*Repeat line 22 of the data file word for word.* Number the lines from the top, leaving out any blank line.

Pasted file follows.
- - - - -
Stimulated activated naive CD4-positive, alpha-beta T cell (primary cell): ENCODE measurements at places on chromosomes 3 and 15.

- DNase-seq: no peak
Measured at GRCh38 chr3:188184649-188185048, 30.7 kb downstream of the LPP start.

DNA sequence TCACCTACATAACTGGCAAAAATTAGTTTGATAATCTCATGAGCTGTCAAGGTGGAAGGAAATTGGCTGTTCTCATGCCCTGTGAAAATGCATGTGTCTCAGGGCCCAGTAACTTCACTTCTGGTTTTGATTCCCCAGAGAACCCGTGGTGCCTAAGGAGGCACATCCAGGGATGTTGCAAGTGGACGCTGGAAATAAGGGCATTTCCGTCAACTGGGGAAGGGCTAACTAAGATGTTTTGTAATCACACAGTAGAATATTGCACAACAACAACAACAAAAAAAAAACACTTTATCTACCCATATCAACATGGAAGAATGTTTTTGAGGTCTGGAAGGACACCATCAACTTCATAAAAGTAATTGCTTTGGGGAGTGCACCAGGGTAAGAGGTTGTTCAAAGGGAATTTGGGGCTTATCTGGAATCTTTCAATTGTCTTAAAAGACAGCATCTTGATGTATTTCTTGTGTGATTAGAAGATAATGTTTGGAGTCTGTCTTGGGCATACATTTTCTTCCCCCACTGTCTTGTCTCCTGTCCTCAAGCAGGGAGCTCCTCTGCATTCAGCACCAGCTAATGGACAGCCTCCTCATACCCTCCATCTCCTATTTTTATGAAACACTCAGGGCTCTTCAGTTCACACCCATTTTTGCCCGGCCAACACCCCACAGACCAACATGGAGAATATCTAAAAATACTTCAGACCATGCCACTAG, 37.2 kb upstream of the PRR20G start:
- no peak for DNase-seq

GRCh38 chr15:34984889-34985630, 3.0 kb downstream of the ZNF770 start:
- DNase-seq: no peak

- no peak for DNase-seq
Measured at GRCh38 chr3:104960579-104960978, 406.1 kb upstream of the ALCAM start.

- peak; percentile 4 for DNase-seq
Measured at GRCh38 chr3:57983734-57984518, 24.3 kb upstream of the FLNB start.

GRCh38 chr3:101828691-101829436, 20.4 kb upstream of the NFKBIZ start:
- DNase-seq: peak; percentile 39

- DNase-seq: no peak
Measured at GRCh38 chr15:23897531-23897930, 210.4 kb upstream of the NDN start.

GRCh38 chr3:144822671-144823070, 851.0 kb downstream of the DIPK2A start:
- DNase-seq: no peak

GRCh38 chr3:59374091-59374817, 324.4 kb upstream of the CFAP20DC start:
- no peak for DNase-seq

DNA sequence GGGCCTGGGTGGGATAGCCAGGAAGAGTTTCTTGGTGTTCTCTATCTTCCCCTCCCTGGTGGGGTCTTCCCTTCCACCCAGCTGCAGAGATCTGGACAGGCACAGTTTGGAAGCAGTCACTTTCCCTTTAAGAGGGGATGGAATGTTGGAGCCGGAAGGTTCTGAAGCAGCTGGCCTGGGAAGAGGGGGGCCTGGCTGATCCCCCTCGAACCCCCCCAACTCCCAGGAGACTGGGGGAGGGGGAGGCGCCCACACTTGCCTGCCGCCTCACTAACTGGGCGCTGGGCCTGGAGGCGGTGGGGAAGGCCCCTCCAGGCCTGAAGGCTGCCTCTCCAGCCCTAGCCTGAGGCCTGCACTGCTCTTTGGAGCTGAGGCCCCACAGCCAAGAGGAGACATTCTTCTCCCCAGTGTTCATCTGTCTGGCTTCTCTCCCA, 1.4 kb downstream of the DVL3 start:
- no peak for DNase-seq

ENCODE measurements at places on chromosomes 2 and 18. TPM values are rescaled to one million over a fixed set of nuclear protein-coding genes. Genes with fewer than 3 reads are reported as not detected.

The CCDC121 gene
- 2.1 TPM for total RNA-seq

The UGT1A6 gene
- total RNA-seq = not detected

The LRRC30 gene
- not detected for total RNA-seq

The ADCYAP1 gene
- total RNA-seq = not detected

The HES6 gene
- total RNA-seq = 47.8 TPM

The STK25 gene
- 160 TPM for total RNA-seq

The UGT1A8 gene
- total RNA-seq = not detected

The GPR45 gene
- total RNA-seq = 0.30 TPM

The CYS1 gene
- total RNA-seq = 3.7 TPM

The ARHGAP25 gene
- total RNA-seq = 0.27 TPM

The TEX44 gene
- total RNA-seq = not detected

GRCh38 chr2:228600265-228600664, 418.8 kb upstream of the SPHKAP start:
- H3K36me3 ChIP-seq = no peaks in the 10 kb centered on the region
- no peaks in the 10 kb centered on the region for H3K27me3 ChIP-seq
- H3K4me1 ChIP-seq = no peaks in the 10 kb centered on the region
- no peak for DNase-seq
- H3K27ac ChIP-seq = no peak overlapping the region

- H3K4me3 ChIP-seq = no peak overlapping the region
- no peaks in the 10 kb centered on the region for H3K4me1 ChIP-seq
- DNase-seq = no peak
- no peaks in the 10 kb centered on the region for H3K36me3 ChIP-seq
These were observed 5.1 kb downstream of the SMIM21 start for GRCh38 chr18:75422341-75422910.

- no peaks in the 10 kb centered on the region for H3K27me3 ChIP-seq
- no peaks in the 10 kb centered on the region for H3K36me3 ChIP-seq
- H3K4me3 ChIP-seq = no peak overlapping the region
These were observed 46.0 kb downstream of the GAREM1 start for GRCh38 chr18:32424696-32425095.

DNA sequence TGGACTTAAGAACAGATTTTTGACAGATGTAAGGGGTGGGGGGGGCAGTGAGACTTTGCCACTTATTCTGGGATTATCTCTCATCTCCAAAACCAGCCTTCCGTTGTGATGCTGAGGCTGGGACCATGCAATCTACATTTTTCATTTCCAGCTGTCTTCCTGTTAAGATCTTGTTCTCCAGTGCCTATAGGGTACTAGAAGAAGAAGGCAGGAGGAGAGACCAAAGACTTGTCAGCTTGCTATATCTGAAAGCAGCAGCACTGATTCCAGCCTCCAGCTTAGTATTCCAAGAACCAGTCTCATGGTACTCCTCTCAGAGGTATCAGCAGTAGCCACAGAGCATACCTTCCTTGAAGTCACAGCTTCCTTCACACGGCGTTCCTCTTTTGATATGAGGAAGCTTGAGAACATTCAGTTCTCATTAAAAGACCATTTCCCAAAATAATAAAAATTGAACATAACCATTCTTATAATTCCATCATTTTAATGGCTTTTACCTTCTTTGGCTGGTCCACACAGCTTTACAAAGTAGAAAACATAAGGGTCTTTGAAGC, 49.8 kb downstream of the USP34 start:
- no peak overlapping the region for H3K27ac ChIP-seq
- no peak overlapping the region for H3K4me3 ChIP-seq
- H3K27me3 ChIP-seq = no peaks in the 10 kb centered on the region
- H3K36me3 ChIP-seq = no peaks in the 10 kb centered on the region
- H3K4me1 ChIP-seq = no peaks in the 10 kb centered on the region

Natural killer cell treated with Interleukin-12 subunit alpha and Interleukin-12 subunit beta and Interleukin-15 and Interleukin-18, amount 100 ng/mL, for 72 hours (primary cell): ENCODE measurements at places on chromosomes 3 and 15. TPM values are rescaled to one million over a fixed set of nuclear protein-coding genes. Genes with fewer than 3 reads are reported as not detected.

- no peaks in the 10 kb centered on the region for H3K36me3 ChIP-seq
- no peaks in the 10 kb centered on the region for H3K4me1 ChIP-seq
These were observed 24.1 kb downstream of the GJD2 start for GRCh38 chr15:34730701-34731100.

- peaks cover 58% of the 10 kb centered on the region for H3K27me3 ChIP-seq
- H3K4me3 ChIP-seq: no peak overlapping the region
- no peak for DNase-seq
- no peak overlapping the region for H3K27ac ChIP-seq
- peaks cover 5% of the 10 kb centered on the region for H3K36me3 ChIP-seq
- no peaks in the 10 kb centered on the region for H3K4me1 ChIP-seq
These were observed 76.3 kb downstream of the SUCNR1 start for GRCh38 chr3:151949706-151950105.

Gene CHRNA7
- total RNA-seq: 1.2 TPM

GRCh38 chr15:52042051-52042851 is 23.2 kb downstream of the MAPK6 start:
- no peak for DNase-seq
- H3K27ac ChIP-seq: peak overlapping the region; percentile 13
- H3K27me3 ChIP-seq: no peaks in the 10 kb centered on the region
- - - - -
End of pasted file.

ENCODE measurements at places on chromosomes 2 and 18. TPM values are rescaled to one million over a fixed set of nuclear protein-coding genes. Genes with fewer than 3 reads are reported as not detected.